It struck. By the time we got to the river, fairly light rain dimpled the surface, the sudden storm having abated. Water low and clear, if not too low, I let Matt have first cast. He caught an average stream bass. By the time my shiner struggled in the stream, muddied water flowed into view along the bank. Within minutes, the river clouded fairly thick on our side, and my interest at the quick effects of a heavy rain shower now passed piqued. Matt caught another small bass, and a nice one of about 13 inches swooped upward out of the proverbial ort cloud for my shiner. I missed it.
"Matt, take a live shiner and go fish under the bridge." (That's where I expected a big one.)
"No, you go ahead. It's important."
He referred to my hope to beat my 16 consecutive outing streak record with numbers instead of zeroes in my handwritten log. (Panfish & the like don't count.) I refused to go all the way to the bridge and caught an average stream bass, so this made 15 outings unbroken by zeroes, with one more to go for the tie.
Fishing slow compared to last we were here in 2012, since I never have given the spot away to anyone, I wondered if others haven't discovered it on their own. Who knows. We caught some more bass, a 12-incher for me, an 11-incher for Matt... And then I saw her. What a bass! I was very sure of a five-pound smallmouth. Matt dangled bait downstream more than a hundred feet away. I had to attempt this fish.
Many--if not most--bass anglers shun live bait. You can even catch smallmouths in January water temperatures of 38 degrees by letting a tube jig rest on bottom, tentacles waving subtly in slow, very slow river current. Until the moment I approached now, my largest smallmouth was caught on a plastic worm. Fair enough. But what's wrong with live shiners--really--when they work and another approach catches nothing? I could just tell this bass was not going to be eager to hit even a live, frisky shiner cast perfectly six feet in front of its cruise downriver. The stretch a shallow exposure, this bass had to be wary.
A perfect cast. The bass checked the bait out, turned away, just as I expected. I twitched carefully, the bass turned back to the shiner and took it deliberately. Now I had to hook this fish. And then fight it. I felt nervous. I never have had a five-pound smallmouth on with all hell about to break loose. I set the hook. Heavy weight. It wasn't lightning, but the bass barnstormed that stretch. And didn't want to be lifted out of the river, no, but it didn't fight as hard as bass little more than two pounds in Maine towed our canoe, drag tearing like bluefish streaks. Or bluefish afraid of becoming steaks, if they could conceive at all of what happens.
Once I held the bass high, I knew it was no five-pounder but a four-pound bass at the least. I measured it at a sliver more than 19 3/8 inches, with a belly like a middle-aged mommy. On this day, I fully expected to raise the bar to 15 consecutive catch outings and believed we would catch some big smallmouths, but I really didn't expect to catch my largest ever yet, bigger than the 19 1/4-incher I released in another river last September.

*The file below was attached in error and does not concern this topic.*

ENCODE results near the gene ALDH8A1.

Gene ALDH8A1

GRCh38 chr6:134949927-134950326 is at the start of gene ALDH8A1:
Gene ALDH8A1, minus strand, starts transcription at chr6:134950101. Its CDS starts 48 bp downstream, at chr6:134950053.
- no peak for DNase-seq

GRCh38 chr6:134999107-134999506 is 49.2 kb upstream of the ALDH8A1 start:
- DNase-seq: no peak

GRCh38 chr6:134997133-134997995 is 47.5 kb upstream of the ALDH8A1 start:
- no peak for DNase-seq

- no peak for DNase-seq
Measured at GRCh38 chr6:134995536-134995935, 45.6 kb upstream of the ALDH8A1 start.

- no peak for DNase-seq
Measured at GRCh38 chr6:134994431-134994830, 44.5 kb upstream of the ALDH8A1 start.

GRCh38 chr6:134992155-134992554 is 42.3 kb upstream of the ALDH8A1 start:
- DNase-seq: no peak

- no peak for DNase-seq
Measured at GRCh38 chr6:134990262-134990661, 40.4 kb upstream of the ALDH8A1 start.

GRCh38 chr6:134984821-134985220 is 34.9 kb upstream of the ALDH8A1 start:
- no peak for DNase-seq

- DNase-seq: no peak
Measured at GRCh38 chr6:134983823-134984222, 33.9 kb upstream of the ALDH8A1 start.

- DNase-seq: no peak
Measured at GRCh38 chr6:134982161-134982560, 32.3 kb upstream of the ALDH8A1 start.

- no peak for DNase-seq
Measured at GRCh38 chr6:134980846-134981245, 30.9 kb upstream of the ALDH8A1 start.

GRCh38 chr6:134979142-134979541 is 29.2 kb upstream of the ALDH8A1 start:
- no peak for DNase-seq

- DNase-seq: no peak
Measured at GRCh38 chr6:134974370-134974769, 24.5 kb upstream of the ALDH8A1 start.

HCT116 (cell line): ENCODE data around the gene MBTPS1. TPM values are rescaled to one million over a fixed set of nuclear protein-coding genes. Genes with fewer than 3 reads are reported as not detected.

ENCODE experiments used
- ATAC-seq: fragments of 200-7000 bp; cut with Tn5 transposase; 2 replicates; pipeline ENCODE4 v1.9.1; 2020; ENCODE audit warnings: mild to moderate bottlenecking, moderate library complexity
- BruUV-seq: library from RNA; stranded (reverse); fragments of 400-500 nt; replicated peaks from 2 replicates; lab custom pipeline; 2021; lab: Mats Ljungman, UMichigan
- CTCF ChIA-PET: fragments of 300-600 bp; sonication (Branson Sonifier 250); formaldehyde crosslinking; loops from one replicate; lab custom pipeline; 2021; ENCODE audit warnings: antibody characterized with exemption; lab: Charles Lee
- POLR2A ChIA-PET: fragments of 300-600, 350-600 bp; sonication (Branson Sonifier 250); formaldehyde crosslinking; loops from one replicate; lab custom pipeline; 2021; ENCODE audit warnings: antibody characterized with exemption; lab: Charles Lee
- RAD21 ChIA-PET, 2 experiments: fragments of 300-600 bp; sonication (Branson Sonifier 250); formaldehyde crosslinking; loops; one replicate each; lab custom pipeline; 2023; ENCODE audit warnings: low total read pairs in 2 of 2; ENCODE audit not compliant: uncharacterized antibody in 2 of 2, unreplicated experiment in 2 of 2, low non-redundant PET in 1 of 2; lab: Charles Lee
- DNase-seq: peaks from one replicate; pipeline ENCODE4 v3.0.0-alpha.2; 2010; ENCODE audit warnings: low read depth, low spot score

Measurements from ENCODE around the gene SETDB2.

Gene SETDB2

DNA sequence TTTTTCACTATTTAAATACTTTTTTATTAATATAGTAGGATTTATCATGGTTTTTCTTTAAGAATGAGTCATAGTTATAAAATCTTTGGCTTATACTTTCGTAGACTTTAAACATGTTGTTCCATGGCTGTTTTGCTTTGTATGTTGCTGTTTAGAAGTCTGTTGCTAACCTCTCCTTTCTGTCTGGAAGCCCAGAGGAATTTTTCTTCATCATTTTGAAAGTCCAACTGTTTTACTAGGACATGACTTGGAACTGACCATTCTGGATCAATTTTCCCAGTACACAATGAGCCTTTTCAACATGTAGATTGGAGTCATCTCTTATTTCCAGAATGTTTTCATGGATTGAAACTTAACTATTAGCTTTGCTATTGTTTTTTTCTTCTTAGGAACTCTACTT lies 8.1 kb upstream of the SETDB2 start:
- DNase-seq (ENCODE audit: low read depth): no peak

When we left, the muddy flow completely subsided, river restored to even clarity; as if a shadowy ghost passed through, it all came and went fast. We had elsewhere to go.
"By saving the shiners, if there's a big bass at the next spot, it will likely hit on the first cast." I knew what I told Matt from long experience. I can't say he believed a word of it, although in vernacular speech, it made sense, as it might not on your screen.
We had eight or nine lively shiners left. Not very large, and though I won't say where I bought them, because I have great respect for the place, it's worth complaining about the size of "large" shiners, since we don't want the standard corrupted. Most of what I spent $5.50 a dozen for were medium. I pointed this out to the proprietor, but not in a mean spirited way.
We found a new spot. It didn't look likely. But who knows. We approached with rods and bait. It had possibility. You know the feeling. It's as if you feel something might happen, but ordinary life can't believe it and remain quite sane. If every situation approached held a special reward, what would be the point, anyway? Besides, this spot didn't look special. It just felt that way to me. I let Matt have first cast. I began photographing a scene.
"Dad! Look at that bass!"
What had I said? First cast--big bass. Exactly.
Trick photography again. Matt's bass looks like a five-pounder. And let's say it was pretty close. But we measured it. 18 inches. This fish beautifully chunky, it weighed somewhere around three-and-a-half pounds. From the shallows. We caught lots of smaller bass and missed a few hits.
The next spot we tried, new to us also, is a deep hole. Matt nailed an 11-incher; I missed two hits. A big swirl right up against the bank opposite to where we stood revealed a good-sized bass. Another one of these heavy weights, perhaps not. But I really couldn't tell, it just seemed for certain no more than two pounds. I had waded out, abandoning the dry integrity of my shoes for just that purpose of winging a shiner right in tight, the cast perfect. The bass dropped the bait after I tightened up. Usually, they hold on, even though they feel that tension.
A nice couple of hours this afternoon. Wouldn't you know we would fish Maine hard all week, then come down to this Jersey crick and catch the bass we dreamed of catching up there.
Matt in a forbidden place, but I never pointed out to him it is posted. Freedom is worth dying for--getting arrested isn't that bad.